Despite ban, golf courses proliferate

(China Daily)
Updated: 2011-05-16 07:55
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BEIJING - Golf, considered to be a luxury sport played by China's new rich, is becoming more and more popular throughout the country.

And along with the boom in the business has come a large number of golf courses built in violation of the law.

One country club brought into question lies adjacent to the Stone Forest world heritage site in the Shilin Yi autonomous county, in Southwest China's Yunnan province. China Central Television (CCTV) reported on Saturday that the club has been accused of illegally using a large area of land for the construction of golf courses.

The club's 4,050 hectares contain three beautifully manicured golf courses in the midst of one of the country's most famous karst landscapes. All of it was built after the government had put a halt to the construction of golf courses seven years ago, the report said.

Despite ban, golf courses proliferate

"We sent a stop-work order to the developers to urge them to stop the project in August 2010," Li Yibo, deputy chief of Shilin's bureau of land and resources, was quoted in the report as saying.

"But the company didn't heed us."

Wang Xiaojian, deputy general manager of Yuantong Investment Company, which initiated the golf club, had a different view of the matter.

He said the project began in 2008 and had already been completed by the time the stop-work order arrived.

"We had got an approval from the local government before beginning construction," Wang told CCTV.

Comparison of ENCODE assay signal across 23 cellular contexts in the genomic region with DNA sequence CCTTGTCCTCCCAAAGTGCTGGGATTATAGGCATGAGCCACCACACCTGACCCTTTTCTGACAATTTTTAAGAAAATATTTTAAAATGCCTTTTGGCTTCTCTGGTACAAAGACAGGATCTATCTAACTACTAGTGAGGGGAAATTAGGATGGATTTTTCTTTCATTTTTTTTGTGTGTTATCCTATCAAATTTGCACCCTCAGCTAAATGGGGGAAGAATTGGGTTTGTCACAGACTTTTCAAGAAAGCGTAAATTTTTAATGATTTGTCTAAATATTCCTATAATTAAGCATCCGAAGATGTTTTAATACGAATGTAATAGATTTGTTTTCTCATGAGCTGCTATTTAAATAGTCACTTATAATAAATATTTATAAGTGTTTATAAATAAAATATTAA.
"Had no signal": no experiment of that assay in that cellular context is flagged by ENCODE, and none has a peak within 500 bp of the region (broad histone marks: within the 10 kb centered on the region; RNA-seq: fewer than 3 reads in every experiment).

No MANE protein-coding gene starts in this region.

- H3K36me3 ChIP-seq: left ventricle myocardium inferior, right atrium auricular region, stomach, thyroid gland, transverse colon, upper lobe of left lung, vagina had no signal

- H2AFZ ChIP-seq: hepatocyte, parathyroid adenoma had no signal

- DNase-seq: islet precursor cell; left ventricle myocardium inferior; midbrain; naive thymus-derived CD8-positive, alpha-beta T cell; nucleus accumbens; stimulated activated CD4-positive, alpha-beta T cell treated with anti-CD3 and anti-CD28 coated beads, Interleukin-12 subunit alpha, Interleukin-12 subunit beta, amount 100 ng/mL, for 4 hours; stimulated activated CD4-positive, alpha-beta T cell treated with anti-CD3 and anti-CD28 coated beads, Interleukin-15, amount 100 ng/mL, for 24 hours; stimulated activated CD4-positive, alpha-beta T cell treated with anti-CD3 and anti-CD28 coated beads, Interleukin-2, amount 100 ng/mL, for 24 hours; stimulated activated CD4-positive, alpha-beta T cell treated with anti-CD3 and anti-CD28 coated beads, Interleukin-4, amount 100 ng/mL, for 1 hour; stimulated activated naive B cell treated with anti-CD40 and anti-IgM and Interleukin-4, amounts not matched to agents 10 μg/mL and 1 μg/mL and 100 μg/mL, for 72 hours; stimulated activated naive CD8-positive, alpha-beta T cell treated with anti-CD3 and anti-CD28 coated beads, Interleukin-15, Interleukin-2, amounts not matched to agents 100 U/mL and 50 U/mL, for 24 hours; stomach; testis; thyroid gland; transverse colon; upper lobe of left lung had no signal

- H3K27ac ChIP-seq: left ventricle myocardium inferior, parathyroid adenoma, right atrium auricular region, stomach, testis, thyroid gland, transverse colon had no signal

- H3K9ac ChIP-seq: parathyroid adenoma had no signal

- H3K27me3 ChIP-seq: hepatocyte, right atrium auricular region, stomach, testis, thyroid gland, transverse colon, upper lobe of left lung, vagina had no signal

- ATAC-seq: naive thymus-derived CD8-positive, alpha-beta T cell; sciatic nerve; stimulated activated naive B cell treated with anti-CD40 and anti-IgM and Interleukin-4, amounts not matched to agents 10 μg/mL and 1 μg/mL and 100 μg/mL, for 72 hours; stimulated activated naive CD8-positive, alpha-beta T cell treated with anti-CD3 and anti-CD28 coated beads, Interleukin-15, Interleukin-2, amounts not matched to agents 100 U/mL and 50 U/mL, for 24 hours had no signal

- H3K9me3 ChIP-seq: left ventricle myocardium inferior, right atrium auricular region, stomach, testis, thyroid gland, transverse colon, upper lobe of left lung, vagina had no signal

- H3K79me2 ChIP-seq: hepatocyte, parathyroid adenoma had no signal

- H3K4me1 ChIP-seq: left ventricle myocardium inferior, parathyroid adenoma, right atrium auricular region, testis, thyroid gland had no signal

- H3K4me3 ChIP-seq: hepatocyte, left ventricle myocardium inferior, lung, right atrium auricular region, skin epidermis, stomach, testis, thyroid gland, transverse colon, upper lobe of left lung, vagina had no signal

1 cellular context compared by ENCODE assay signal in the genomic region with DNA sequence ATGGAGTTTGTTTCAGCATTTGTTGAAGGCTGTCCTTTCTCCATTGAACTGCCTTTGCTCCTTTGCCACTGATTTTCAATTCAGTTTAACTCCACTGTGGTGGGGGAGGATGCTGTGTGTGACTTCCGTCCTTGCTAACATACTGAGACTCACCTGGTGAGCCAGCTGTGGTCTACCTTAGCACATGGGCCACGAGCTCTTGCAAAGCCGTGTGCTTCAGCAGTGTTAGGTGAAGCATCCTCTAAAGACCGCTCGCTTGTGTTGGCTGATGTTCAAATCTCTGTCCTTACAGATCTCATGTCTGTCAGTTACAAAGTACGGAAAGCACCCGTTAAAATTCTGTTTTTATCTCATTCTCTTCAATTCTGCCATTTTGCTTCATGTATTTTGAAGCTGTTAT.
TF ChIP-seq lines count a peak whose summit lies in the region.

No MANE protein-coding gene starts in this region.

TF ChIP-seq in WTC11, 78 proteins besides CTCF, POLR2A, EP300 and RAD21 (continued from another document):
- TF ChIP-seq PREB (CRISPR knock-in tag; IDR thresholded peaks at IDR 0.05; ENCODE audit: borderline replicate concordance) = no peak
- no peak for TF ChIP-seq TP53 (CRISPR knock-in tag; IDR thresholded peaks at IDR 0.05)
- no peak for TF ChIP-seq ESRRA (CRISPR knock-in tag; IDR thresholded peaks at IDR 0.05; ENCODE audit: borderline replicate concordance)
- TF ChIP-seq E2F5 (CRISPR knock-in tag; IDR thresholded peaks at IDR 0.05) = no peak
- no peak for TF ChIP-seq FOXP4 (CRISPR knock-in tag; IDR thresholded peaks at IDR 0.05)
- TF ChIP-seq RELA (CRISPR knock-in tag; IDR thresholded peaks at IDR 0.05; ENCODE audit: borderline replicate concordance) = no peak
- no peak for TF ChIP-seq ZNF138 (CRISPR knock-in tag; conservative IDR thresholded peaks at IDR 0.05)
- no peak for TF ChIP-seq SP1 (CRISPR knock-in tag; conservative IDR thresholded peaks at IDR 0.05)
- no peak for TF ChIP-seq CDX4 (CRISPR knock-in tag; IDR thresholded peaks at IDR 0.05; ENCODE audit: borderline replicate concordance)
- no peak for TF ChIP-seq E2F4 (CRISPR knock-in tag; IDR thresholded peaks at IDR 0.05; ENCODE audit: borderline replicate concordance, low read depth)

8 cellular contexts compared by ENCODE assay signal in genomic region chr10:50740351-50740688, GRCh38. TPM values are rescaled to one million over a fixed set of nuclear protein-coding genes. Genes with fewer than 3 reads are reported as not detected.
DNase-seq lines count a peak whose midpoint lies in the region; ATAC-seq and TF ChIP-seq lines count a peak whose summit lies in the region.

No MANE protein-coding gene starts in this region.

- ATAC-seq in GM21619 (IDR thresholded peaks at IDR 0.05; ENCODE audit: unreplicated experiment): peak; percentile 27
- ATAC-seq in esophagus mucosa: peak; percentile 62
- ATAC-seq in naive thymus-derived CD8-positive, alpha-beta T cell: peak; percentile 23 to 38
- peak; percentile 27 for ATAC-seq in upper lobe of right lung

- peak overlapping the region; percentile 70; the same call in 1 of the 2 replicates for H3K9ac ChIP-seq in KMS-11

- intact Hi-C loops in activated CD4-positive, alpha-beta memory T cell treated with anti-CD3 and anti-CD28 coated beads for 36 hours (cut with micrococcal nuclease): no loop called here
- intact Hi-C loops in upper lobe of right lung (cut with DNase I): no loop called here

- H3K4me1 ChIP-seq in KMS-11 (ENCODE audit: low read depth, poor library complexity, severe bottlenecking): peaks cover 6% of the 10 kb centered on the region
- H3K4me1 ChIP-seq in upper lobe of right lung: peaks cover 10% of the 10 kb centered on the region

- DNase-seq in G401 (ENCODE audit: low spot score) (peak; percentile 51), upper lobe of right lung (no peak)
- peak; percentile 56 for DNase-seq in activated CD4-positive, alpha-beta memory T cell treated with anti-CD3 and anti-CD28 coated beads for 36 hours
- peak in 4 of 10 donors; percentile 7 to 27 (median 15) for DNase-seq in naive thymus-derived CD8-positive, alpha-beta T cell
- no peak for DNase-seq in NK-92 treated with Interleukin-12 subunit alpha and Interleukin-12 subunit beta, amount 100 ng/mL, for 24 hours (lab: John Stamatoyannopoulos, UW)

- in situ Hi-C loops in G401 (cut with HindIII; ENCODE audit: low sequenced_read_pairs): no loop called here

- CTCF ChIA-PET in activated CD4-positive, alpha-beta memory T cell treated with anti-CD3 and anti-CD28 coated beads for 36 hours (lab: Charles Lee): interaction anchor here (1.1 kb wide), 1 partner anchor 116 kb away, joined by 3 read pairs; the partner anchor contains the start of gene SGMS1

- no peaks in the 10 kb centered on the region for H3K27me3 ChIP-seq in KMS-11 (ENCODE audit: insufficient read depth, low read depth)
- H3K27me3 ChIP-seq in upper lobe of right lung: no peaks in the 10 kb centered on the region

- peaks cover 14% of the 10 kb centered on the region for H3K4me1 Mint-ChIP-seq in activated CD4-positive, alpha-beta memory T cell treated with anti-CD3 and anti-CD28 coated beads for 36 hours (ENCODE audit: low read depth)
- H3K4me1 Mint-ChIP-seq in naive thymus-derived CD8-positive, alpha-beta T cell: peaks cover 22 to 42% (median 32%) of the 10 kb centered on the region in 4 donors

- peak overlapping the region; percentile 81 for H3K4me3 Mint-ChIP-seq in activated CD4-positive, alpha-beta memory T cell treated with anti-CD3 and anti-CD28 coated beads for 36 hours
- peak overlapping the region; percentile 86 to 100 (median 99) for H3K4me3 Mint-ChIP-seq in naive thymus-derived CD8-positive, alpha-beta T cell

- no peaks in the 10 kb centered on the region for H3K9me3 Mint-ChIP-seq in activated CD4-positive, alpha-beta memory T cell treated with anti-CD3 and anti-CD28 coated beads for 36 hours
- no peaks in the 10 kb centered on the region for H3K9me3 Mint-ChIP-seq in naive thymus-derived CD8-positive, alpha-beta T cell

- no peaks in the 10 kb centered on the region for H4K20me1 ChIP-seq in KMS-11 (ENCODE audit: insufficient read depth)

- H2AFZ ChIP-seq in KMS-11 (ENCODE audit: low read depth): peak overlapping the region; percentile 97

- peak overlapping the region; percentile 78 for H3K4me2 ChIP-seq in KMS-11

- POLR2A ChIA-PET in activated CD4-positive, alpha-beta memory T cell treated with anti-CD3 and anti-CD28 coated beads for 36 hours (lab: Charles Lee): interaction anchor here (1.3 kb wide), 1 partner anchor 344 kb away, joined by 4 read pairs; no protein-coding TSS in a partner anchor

To Gao Yunhua, deputy director of the Stone Forest's tourist zone management committee, the construction of the new golf club was not illegal. It promised, Gao explained, to raise tax revenues and employ more people, according to the report.

In response to the criticism, Duan Mingzong, an official at the county's development and reform commission, and Gao were dismissed from their duties and brought under investigation on Sunday, Xinhua News Agency reported.

To protect the country's shrinking land resources, the central government imposed a ban in 2004 on the construction of new golf courses. Illegal courses, such as the one in Shilin, have become common ever since.

The number of golf courses in China has more than tripled, going from 170 in 2004 to nearly 600 now, according to statistics from the golf education and research center at Beijing Forestry University.

In Beijing alone, there are more than 170 golf courses and practice courts in operation. At least 70 of them are suspected to be illegally occupying arable lands, according to an earlier report by Southern Weekly.

The report said the construction of golf courses has long been blamed for an excessive occupation of arable land; a standard 18-hole course normally takes up more than 607 hectares. Maintaining the courses is also known to require the use of large amounts of water. Experts said a course containing from 40 to 50 hectares needs at least 3,000 cubic meters of water every day.

Industry insiders said that when most of the new golf courses were built, they were called country clubs, sports parks or greenbelts, and continued to run golf businesses even though they weren't licensed to do so.

In response to the increasing demand for places to play golf in, the Ministry of Land and Resources has authorized Hainan province as the only province allowed to build golf courses, helping it pursue its goal of becoming an island resort.

Li Jianqin, director of the law enforcement and supervision department of the Ministry of Land and Resources, warned last year that the existence of plans calling for the construction of golf courses in Hainan does not indicate that other provinces can ignore the ban.

The senior land administrator also pledged previously this year to take tough measures to curb the use of land for illegal purposes, especially for the construction of luxurious villas and golf courses. About 11,000 hectares of arable land were used illegally in 2010.